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I'm a Minnesota Girl, living in the south. I tell my friends I try not to talk and think like a Yankee, but sometimes I slip up!

Monday, July 20, 2009


40 years ago today, while most of America was riveted to their black and white television screens to watch one of the greatest efforts our country has ever made in exploration, I was 100 miles away from civilization and television access.

Sunburned, sore-muscled and weary, I was 3/4 of the way through a long trek by canoe through the Boundary Waters Canoe area. My voyage, and that of my companions, was free, in return for a lot of hard, after-school work for one of our teachers, Mr. Wold, who ran a canoe trip outfitting business in the summer in Ely, Minnesota. We tuckered ourselves out each day, ate like offensive linebackers around the campfire each night, and narrowly escaped a raid by a black bear on our elevated bag of food one night.

We knew what was going on in the great wide world. Mr. Wold came up with a boat launch one night to tell us about the landing and to rave about what all America couldn't get enough of. I confess, most of us were sad at the thought of missing one of the great milestones of our lifetime. Then again, in the wilderness, seeming to be in commune with nature and the big old "man in the moon" each night (not to mention the thousands of stars in one of the great unspoiled areas of this land of ours), being together, being young, courageous, in love with the unknown.... perhaps we were some of the moon landings greatest spectators, even if we didn't see the film until AFTER we returned to civilization.

It's an all time favorite memory of mine. And though I traversed the Boundary Waters Canoe Area twice more in my lifetime, no trip was as special as the one where America made a moon landing with a dozen 14 year old girls, sans televisions, cheering us on. Life was simpler then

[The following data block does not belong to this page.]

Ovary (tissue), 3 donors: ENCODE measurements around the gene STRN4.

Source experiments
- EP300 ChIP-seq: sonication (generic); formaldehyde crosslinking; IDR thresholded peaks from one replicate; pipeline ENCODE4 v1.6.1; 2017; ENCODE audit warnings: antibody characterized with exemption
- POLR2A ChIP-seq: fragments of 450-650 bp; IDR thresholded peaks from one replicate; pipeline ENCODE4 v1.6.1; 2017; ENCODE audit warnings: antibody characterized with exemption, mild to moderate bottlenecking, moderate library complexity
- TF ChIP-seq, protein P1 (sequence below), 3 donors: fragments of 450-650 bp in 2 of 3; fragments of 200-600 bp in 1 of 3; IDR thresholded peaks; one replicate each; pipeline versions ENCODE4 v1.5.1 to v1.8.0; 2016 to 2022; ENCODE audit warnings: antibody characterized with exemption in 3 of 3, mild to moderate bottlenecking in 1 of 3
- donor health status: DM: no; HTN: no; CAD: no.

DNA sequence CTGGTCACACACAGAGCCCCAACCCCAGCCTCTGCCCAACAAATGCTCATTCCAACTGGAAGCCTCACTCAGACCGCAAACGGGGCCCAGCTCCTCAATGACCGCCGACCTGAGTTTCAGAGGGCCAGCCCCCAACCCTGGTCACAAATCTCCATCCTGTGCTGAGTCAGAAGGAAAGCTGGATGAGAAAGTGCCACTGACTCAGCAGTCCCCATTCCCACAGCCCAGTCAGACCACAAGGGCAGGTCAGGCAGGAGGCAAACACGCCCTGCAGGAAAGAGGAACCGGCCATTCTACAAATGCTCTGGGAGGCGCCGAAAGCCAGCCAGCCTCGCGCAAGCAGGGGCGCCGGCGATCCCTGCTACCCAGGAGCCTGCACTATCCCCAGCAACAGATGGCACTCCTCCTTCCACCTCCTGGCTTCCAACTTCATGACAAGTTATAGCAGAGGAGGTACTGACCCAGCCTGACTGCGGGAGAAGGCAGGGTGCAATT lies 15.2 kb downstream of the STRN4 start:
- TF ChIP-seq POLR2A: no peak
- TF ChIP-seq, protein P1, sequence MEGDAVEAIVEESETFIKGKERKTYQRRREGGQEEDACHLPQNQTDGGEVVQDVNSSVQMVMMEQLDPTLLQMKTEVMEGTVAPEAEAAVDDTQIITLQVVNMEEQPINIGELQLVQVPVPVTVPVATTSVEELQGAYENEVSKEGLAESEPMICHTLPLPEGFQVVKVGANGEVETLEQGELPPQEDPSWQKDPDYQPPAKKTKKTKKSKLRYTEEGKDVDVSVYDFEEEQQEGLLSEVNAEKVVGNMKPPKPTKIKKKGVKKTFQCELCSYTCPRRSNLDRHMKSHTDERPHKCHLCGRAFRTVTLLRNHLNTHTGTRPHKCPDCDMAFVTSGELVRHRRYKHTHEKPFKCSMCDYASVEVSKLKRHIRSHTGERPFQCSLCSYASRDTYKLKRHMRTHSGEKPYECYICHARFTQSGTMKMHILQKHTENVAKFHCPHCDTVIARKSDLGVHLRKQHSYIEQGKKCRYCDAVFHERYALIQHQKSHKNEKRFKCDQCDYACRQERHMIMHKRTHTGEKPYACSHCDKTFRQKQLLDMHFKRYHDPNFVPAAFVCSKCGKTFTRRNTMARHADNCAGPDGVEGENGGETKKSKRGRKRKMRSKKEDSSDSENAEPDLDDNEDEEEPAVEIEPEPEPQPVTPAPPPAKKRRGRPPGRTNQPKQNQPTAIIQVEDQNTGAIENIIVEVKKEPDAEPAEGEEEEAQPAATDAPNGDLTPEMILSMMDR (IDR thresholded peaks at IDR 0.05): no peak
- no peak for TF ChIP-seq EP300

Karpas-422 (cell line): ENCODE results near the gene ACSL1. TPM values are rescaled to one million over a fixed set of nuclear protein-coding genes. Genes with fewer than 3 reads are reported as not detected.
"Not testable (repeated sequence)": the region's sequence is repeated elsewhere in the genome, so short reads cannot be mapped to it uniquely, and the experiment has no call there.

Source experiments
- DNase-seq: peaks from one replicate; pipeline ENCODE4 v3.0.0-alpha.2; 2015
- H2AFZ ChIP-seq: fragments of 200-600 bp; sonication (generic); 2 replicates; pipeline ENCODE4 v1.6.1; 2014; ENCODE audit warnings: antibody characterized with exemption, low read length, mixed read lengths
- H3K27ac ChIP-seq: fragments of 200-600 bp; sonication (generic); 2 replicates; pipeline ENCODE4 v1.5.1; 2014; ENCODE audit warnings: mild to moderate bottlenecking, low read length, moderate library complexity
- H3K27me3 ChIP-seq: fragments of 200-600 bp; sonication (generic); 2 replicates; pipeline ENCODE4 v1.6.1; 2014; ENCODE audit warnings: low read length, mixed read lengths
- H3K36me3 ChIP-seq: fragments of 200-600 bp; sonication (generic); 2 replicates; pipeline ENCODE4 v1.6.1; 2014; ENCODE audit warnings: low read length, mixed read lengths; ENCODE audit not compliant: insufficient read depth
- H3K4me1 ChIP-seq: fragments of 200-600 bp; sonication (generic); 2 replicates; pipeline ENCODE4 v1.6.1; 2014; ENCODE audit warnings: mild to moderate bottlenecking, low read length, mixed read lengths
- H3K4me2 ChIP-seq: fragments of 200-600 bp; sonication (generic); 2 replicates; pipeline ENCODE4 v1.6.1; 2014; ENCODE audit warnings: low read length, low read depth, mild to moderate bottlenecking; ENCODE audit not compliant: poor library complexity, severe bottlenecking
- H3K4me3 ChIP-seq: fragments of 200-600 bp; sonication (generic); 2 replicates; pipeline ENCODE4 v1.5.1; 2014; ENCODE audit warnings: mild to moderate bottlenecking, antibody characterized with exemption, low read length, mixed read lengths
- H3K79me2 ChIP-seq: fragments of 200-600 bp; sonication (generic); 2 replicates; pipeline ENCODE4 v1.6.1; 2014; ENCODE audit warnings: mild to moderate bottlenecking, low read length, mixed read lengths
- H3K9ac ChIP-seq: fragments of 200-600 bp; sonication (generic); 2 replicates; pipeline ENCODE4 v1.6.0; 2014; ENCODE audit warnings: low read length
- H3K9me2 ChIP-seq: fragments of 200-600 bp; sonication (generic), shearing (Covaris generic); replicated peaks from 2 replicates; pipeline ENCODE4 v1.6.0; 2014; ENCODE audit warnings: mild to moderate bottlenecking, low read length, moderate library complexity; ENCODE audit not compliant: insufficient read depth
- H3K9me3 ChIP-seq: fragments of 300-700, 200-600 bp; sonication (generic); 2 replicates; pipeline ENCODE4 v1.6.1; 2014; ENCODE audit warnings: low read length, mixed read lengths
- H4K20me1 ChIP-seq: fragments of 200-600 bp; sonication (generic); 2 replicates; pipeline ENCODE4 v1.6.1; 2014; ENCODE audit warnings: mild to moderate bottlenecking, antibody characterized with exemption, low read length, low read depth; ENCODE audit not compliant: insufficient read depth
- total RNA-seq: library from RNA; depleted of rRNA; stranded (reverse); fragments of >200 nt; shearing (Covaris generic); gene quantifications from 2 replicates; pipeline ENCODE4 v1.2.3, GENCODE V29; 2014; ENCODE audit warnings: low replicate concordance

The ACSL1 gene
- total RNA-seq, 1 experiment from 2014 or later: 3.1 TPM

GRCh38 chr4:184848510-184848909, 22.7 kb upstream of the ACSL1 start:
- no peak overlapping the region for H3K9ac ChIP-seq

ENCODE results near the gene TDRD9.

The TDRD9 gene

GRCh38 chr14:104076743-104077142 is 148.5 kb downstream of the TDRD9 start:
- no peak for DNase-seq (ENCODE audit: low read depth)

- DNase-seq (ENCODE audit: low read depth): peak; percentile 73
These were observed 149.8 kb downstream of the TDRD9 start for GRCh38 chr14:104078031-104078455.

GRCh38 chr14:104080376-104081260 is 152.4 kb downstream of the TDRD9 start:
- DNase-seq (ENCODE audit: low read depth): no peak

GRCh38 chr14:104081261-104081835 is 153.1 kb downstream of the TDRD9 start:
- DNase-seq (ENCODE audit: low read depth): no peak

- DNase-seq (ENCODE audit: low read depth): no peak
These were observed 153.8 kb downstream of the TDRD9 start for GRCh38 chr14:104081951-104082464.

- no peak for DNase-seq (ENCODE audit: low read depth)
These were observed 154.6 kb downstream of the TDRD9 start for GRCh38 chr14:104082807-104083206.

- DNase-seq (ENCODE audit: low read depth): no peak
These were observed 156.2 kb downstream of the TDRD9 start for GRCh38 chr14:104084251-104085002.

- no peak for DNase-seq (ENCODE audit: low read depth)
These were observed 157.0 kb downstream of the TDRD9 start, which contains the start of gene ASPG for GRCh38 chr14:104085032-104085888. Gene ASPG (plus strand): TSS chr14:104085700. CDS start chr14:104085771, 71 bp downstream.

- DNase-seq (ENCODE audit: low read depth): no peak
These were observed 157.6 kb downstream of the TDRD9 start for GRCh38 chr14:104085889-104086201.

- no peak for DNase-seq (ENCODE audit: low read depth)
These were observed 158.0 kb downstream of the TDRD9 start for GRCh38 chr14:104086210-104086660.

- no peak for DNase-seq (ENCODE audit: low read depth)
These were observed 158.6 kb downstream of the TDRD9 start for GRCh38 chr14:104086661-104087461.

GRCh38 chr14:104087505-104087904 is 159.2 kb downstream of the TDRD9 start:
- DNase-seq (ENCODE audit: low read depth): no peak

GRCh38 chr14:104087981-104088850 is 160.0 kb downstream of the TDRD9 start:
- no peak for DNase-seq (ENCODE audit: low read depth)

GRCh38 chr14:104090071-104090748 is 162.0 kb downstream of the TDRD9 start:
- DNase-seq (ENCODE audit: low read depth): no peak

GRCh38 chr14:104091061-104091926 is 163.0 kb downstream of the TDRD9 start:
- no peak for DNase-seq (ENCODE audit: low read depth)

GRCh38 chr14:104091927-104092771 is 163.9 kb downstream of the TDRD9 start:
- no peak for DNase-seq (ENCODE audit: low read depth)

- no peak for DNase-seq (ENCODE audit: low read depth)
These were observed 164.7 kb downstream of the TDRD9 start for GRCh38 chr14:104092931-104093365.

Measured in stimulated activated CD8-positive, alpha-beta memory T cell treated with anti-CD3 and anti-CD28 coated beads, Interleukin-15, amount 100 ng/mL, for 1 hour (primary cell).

Kelly said...

What a wonderful memory (and experience)!

Pam said...

I was at home with hubby, one toddler and a baby. I remember the day well.

Of course, we were watching. I remember looking out the front window and seeing a totally vacant surburban street on an afternoon that usually had lots of activity.

Too bad Walt didn't live a couple more days for this anniversary.

Your memory is MUCH more exciting than diapers and bottles! LOL!

Marion said...

I was the same age as you, but I was glued to the tv. We lived in Shreveport in the 'hood. My little brother was born two months before, so I was either changing diapers or washing them or feeding him or hanging diapers out on the line! Great post!!

Bob said...

I have had a few times in my life when I've been removed from 'normal' life. I remember returning and realizing how little I had missed and how much more I had gained. That was definitely your experience here. There were more moon landings to come but what you experienced was once in a lifetime.

Aren't teachers the greatest?

Debby said...

My parents were playing cards with another couple and eight children were glued to the TV. I remember it vividly.

Yes. Life was much simpler.

Serena said...

I was working at a Dairy Queen in Virginia Beach -- but we had the TV on. Everyone in the place was in awe.